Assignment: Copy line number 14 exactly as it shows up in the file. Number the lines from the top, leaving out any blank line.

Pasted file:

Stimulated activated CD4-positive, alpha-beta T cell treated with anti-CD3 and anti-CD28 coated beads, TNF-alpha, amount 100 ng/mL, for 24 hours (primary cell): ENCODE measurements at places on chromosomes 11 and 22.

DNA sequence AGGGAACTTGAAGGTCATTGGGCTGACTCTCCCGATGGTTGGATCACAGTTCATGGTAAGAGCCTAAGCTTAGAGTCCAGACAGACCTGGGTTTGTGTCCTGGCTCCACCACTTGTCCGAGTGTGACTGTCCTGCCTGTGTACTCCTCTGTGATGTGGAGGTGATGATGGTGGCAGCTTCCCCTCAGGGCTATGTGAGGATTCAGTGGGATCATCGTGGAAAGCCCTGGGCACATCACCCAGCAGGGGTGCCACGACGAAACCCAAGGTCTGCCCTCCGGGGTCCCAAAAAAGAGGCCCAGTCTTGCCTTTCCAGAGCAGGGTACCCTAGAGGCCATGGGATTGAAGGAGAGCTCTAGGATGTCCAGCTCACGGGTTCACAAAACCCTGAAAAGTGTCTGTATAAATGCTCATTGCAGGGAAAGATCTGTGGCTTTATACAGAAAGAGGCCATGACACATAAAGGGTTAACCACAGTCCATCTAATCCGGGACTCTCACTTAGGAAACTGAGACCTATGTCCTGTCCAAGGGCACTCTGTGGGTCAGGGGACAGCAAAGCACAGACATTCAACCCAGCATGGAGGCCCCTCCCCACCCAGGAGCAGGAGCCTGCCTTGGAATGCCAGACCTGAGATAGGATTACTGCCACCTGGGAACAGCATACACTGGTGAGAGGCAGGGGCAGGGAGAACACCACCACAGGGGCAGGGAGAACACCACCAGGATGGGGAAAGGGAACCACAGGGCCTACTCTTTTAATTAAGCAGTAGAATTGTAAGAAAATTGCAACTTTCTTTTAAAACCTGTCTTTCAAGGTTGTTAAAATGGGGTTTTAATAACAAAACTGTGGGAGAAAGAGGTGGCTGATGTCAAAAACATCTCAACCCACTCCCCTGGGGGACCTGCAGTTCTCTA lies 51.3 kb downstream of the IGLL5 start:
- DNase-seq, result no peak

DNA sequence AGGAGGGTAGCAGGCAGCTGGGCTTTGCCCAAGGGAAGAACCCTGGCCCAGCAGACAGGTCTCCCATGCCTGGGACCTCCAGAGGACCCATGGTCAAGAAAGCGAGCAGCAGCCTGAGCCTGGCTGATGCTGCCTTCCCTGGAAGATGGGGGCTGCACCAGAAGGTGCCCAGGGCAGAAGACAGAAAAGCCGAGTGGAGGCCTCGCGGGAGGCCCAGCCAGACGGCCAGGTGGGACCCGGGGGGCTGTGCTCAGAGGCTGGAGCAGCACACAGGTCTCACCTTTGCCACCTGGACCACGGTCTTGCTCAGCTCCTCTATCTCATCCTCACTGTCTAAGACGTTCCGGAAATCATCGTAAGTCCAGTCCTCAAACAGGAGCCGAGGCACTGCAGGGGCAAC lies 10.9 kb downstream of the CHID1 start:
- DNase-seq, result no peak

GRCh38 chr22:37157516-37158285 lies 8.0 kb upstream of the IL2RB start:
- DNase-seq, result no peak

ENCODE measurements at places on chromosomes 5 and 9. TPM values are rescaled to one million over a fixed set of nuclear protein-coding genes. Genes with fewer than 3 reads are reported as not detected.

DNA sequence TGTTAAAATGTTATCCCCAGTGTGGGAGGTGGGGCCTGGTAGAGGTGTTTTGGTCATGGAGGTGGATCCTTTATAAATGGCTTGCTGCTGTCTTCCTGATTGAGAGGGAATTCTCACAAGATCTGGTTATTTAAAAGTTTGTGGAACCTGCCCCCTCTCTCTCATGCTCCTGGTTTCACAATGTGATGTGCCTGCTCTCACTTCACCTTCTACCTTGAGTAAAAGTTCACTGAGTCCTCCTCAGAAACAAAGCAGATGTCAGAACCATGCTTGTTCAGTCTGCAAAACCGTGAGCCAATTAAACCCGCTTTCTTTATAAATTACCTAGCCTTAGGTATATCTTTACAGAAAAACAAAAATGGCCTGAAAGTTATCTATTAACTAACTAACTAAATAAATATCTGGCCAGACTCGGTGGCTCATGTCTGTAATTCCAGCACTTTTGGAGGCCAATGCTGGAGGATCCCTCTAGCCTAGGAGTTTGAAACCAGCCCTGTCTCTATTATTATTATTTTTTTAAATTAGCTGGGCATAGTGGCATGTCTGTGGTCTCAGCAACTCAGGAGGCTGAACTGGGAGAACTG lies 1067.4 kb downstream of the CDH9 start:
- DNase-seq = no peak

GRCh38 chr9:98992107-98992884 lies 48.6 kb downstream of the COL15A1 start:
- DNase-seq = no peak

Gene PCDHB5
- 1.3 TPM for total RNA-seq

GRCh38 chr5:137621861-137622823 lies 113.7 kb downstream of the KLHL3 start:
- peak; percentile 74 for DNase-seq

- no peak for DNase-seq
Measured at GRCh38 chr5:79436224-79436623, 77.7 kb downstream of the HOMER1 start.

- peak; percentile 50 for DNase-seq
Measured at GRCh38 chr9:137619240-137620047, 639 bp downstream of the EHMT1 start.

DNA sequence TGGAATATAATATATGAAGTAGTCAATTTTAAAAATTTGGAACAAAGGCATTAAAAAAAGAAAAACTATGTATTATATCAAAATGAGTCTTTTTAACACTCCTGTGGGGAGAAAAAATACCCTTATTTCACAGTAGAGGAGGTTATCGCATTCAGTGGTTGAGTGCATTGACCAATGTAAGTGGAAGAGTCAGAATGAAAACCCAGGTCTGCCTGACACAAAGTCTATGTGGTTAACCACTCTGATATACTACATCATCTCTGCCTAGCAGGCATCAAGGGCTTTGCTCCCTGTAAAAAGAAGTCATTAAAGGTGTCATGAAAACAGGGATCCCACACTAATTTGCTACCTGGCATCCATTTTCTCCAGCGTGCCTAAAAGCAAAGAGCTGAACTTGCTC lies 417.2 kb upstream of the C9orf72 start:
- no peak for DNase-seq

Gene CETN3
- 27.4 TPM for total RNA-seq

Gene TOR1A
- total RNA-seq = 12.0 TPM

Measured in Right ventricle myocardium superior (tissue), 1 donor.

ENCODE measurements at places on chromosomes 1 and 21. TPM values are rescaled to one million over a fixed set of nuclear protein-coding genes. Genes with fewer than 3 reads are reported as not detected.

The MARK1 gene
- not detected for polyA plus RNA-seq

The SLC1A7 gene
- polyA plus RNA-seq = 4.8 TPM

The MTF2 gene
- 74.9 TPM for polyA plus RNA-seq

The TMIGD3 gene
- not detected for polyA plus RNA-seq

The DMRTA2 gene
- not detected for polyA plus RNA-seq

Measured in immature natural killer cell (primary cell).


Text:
- 1.3 TPM for total RNA-seq